Pistorius reaction not about handicap
Alright, stop it - it's getting too weird, this Oscar Pistorius story. A double-amputee sprinter, the first Paralympian to compete at the Olympics; a man now charged with the premeditated shooting and killing of his girlfriend, Reeva Steenkamp. And what are we discussing? Whether Pistorius is just another example of how we over-inflate the virtues of our sports stars. Effectively, whether we should be as shocked as we are.
Good grief. It was bad enough to hear folk plying this line a few days ago. But the latest round of amateur psychology is even more contrived: that our horrified reaction is actually discriminating against people with disabilities; that we're more shocked because the alleged perpetrator is a double amputee. Apparently, because we're conditioned to think the best of people with disabilities, our sense of dismay is disproportionately greater when they err.
Have read some ludicrous reasoning in my time. But this? This is right up there. The Dominion Post ran a column earlier in the week from a bloke who was evidently serious about it. "The world was stunned, wrote William Saletan, as if it shouldn't have been. "Other athletes have committed violent crimes but Pistorius was supposed to be different." Went on to suggest that, if he wasn't disabled, we wouldn't have placed him above such a despicable act.
And if that doesn't sound bat-shit crazy enough for you, try this, from Sports Illustrated's Michael Rosenberg: "Were we shocked because he (Pistorius) was a double-amputee? I think so." Really Michael? Really? And let's not stop there; Pistorius would apparently have caused less shock in Rosenberg's lunchbox if he'd been an NFL player who allegedly murdered his partner. Can't remember anyone thinking that about OJ Simpson.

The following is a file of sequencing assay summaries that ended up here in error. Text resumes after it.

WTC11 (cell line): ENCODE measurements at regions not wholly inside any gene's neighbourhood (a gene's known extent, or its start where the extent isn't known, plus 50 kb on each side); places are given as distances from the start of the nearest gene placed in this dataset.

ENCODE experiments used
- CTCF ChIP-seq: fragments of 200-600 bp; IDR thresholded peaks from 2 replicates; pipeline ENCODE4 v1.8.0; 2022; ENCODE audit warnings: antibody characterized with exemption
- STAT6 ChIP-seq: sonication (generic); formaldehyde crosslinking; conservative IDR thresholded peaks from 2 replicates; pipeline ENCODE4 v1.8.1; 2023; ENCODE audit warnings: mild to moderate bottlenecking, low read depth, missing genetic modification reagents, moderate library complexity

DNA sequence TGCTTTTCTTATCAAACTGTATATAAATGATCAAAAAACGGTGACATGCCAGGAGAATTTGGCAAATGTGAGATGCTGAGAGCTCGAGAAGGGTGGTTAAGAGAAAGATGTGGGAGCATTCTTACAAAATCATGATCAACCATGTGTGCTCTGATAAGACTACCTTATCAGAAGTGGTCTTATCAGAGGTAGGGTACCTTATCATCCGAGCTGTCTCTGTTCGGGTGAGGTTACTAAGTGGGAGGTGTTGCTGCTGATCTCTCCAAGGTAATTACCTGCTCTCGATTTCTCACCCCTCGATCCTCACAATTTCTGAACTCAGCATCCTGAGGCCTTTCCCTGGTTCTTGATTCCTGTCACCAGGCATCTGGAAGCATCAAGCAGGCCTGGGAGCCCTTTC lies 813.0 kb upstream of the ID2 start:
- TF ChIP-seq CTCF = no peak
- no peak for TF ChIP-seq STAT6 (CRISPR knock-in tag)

Talk about a twisted point of view. Michael, we're not shocked because Pistorius is a double amputee charged with murder. We're shocked because a woman was allegedly shot to death by someone whose name we're familiar with. The best double-amputee sprinter on the planet, no less. Rather than debating our surprise over his identity, can we simply be allowed to be shocked on behalf of Reeva Steenkamp? She was killed, after all.
Just as outrageous are those who continue to mix up Pistorius' alleged crime with the falls from grace of Tiger Woods and Lance Armstrong, in a clumsy attempt to demonstrate how our judgement of sports stars is often "paralysed". With respect, Woods was guilty of being unfaithful to his wife; Armstrong of cheating in bike races. Pistorius is charged with the premeditated murder of his partner. There is no parallel; there is no connection.
Fine, make up your own mind about the morality of our modern athletes. Judging by the experiences of people such as Woods, Armstrong, Ryan Giggs, Wayne Rooney and John Terry, it's doesn't sound much different from the rest of the community. Having said that, I still think we're entitled to follow the progress of our sports stars without wondering whether or not they might have the potential to become cold-blooded killers.
It's as if people are suggesting we should have seen this coming. Pistorius was occasionally angry, from all accounts. Sometimes shouted down the phone. Well crikey, if that's to be the measure of someone who might slaughter his girlfriend in the middle of the night we'd better start locking up most of the world's adult population. Call me old fashioned, but I'd prefer to offer people the benefit of the doubt. Even if it ends in shock.
Oh, and by the way. Just one more time: her name was Reeva Steenkamp.
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